Back-to-School Education Isn’t Just for Kids

Whole Foods highlights its quality standards after proprietary research shows strong interest among parents in ingredient info
Lynn Petrak
Senior Editor
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Back-to-School Education Isn’t Just for Kids
Whole Foods is helping ease parents' minds with information on its quality standards for foods and ingredients.

Youngsters may be hitting the books again as school resumes, but parents are looking for faster and easier ways to learn about what goes into the foods they buy for their families.

That’s what a recent poll conducted by the Harris Group on behalf of Whole Foods Market showed. A strong majority (87%) of parents with children under the age of 18 say they are concerned about the ingredients in their children's foods, and report spending an average of 27.2 minutes each week reading food labels and/or thinking about the ingredients in their children’s food.

With that in mind, and based on other research showing that shoppers worry less about ingredients when shopping at a retailer they believe has high ingredient standards, Whole Foods is launching a new back-to-school educational campaign. The natural foods chain has tapped nutritionist and author Kelly LeVeque to help raise awareness of its own quality standards for ingredients and sourcing, which have been upheld and enhanced for decades.

The awareness campaign includes messaging on Whole Foods Markets’ social media pages, which will feature virtual back-to-school store tours and other information on its quality standards. A sweepstakes with Whole Foods gift cards as prizes is part of the campaign as well.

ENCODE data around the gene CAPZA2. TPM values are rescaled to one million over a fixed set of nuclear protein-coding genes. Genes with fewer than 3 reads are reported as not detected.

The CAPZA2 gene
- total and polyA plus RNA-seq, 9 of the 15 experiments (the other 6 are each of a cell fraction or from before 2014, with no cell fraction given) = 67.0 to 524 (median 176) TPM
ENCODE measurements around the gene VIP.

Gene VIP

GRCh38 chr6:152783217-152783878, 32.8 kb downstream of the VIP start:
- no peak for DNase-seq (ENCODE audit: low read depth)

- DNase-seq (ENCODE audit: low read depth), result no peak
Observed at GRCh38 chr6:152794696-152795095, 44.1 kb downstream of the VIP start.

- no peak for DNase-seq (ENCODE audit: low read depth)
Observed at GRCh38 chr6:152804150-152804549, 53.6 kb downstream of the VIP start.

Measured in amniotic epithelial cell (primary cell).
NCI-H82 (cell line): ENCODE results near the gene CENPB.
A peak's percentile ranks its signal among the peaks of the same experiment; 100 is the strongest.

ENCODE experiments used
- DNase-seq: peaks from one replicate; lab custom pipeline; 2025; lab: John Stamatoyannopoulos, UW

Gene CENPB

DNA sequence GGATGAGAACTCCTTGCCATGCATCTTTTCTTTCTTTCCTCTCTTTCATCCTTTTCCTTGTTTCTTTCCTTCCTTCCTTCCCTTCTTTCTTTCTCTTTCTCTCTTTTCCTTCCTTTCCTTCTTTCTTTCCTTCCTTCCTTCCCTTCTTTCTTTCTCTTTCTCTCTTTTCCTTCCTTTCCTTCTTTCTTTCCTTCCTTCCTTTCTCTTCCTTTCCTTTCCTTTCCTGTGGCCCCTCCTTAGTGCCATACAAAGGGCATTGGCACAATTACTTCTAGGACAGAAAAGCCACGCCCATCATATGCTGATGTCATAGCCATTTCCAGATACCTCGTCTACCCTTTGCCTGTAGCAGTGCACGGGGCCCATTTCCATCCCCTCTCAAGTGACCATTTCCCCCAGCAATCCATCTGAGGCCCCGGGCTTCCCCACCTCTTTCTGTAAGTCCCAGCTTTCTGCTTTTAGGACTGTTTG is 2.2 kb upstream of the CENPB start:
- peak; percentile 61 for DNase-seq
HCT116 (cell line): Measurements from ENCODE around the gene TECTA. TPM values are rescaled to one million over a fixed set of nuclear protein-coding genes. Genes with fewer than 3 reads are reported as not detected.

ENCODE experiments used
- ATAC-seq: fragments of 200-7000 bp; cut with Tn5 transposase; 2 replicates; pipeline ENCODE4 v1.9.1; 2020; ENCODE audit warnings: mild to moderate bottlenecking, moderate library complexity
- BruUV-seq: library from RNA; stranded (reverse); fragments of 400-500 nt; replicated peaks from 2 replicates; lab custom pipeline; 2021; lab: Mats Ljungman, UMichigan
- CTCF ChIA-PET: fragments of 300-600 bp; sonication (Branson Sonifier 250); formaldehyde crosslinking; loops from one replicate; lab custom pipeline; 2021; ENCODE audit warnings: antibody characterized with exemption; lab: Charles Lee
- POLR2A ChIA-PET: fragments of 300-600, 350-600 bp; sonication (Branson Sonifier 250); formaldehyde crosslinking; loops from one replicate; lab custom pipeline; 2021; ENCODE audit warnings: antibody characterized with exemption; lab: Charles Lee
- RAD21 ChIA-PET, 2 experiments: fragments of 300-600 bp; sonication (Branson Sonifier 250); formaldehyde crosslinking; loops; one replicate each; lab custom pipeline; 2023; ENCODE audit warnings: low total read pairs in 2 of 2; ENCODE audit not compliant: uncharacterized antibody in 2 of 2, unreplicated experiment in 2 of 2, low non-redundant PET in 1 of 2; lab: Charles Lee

“At Whole Foods Market, we believe that customers should know where their food comes from, how it’s grown and what ingredients are used,” said Jamie Yael Katz, senior advisor, quality standards at Whole Foods Market. “As a parent myself, I know how much mental energy can go into choosing food for our kids. Parenting proudly and eating joyfully is much easier and less time-consuming when you know that your grocer has done the ingredient homework for you.”

The first national certified-organic grocer, Austin, Texas-based Whole Foods has more than 500 stores in the United States, Canada and the United Kingdom. The grocer is No. 26 on The PG 100 list, Progressive Grocer’s 2021 list of the top food and consumables retailers in North America, while Whole Foods' parent company, Seattle-based Amazon, is No. 2 on PG’s list.

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